An extremely rare shark known as a “Megamouth” shark was captured on film by a diver swimming near Komodo Island. While Indonesia’s Komodo Island is best known for its rare monitor lizard, the Komodo Dragon, British diver Penny Bielich caught a glimpse of yet another rarity.
According to FoxNews, Bielich was swimming near the island’s Gili Lawa Laut diving spot when she saw the ginormous megamouth shark. The British diver immediately grabbed her camera and was able to take close-up footage of the rare shark.
Megamouth sharks, or Megachasma Pelagios, are an extremely rare species that aren’t often seen by divers and marine biologists alike. In fact, there are only under a hundred of these rare sharks that were spotted ever since the species was discovered 41 years ago.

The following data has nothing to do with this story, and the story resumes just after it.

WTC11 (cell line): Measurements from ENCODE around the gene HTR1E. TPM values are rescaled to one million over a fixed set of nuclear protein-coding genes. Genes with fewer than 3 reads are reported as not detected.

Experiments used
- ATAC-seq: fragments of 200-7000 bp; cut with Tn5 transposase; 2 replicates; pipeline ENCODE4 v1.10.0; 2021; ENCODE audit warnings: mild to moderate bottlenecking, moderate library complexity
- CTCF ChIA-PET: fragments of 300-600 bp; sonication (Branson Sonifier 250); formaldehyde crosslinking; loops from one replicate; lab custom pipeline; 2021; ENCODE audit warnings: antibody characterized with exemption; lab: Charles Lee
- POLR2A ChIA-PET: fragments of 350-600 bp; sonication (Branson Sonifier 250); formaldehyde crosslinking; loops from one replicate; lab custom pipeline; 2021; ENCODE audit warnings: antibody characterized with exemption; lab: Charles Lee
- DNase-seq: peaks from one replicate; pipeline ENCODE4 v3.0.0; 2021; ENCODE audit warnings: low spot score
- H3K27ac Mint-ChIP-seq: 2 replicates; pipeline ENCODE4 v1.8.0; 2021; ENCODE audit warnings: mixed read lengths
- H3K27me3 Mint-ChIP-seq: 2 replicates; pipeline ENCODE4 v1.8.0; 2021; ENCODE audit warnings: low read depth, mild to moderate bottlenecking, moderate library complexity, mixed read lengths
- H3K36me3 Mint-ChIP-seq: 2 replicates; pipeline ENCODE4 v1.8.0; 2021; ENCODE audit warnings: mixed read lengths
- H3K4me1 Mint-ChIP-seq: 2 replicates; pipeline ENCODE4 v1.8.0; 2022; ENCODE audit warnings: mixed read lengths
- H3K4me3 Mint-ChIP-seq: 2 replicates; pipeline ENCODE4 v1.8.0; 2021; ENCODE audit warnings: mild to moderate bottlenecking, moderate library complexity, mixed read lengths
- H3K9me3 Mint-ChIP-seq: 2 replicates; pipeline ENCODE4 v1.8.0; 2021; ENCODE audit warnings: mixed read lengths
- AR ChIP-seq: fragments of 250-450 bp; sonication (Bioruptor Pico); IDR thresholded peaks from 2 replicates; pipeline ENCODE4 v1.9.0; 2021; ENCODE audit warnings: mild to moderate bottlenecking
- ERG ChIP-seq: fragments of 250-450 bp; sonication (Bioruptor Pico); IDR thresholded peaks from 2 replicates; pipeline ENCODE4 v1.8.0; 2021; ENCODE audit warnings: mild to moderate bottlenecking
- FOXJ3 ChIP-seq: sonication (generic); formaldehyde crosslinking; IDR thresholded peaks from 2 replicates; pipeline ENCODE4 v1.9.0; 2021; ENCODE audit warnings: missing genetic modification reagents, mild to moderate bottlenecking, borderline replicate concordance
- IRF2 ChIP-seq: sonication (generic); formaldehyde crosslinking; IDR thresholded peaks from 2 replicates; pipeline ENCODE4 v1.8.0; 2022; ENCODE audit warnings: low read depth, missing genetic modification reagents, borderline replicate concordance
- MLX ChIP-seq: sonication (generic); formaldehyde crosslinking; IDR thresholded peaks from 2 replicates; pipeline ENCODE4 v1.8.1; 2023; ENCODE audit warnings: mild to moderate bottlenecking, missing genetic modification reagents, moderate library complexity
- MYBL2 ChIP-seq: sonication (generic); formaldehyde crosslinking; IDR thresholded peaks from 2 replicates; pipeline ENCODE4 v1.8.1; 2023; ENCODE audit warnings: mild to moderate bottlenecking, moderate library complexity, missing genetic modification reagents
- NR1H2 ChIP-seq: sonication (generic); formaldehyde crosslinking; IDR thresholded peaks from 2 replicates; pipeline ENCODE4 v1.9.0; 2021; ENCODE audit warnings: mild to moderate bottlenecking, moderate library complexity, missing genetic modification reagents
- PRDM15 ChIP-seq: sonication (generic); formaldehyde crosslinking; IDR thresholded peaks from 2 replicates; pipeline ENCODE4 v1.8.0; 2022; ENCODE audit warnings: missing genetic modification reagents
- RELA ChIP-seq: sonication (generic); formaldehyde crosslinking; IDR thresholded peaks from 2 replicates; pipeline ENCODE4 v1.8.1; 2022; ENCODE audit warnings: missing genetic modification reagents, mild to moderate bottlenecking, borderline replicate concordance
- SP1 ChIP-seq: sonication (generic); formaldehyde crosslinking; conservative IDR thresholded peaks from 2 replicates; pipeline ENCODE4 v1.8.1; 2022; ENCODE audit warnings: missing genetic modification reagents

Little is known about the megamouth shark other than the fact that it has an enormously large mouth with small teeth. The rare species is considered to be a filter feeder and is known for consuming smaller creatures such as krill or plankton.
Despite its massive and intimidating size, megamouth sharks are generally harmless to humans. Furthermore, the megamouth’s size seems to be a lot different today that it was centuries ago.
While most animals are known to be a lot larger during the prehistoric era than they are today, this is not the case for the megamouth shark. According to LiveScience, the megamouth used to be as small as 4.2 feet some 36 million years ago.
Unlike the megamouth sharks of today, their oldest relative had slightly larger teeth and are known to prey on small fish instead of tiny krill. While the modern megamouth shark appears a lot larger now at about 18 feet in length, it’s quite ironic that their prey have become a lot smaller as well.
Feature Image via YouTube/Storyful News